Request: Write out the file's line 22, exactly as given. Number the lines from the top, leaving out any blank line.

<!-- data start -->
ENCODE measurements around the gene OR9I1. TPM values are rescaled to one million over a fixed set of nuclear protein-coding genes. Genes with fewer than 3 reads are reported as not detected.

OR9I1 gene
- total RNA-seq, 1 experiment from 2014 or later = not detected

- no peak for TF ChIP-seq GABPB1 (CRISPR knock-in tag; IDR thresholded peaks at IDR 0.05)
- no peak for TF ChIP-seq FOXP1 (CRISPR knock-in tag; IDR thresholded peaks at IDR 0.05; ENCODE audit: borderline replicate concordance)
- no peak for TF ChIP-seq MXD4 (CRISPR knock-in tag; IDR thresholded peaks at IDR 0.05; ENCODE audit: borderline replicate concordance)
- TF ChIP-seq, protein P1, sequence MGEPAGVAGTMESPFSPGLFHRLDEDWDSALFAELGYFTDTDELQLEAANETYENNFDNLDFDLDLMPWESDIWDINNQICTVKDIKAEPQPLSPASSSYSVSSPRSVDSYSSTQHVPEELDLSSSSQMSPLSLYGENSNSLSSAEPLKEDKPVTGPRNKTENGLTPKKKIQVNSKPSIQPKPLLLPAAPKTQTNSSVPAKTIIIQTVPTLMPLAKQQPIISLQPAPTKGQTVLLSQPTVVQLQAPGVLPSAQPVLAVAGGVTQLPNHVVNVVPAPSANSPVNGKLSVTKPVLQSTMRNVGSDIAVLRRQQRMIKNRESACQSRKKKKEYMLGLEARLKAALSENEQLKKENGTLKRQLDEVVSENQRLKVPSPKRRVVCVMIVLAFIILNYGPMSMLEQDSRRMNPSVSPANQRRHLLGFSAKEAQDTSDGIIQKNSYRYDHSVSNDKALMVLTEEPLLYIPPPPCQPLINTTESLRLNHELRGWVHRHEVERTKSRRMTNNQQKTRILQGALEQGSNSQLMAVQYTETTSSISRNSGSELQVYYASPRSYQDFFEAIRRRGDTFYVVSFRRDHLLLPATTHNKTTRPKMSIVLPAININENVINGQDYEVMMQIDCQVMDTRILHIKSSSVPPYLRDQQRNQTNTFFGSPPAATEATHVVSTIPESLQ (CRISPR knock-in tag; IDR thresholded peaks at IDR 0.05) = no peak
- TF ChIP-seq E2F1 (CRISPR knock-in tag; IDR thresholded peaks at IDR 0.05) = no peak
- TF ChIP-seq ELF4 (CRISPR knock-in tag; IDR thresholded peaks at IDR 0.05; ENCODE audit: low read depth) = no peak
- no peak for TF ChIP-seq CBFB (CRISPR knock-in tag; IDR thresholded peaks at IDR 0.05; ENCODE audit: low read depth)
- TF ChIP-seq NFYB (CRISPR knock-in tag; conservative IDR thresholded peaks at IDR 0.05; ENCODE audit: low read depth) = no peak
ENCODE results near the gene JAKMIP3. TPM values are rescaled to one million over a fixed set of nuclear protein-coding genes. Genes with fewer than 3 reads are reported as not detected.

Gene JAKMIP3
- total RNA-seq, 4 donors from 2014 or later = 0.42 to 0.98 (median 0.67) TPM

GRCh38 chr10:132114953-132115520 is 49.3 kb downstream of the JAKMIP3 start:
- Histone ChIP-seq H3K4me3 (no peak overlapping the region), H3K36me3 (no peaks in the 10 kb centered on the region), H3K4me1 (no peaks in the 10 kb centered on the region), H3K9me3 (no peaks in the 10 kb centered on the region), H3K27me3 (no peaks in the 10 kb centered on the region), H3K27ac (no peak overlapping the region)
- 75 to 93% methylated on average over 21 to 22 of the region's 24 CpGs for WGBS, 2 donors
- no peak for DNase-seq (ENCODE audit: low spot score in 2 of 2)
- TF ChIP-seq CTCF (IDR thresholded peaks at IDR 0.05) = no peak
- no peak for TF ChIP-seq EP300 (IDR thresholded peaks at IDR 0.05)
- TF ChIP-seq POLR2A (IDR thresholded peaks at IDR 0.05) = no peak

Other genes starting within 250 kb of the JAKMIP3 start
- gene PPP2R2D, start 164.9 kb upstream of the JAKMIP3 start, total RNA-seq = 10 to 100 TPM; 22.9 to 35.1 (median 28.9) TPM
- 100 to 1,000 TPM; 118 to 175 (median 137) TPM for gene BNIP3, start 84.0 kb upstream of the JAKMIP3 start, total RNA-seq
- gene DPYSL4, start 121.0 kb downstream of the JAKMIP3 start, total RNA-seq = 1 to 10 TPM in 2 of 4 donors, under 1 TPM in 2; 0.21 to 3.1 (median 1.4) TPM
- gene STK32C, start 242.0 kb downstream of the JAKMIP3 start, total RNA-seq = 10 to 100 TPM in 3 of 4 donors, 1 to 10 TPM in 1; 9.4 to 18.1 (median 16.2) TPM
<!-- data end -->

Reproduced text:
Other genes starting within 250 kb of the JAKMIP3 start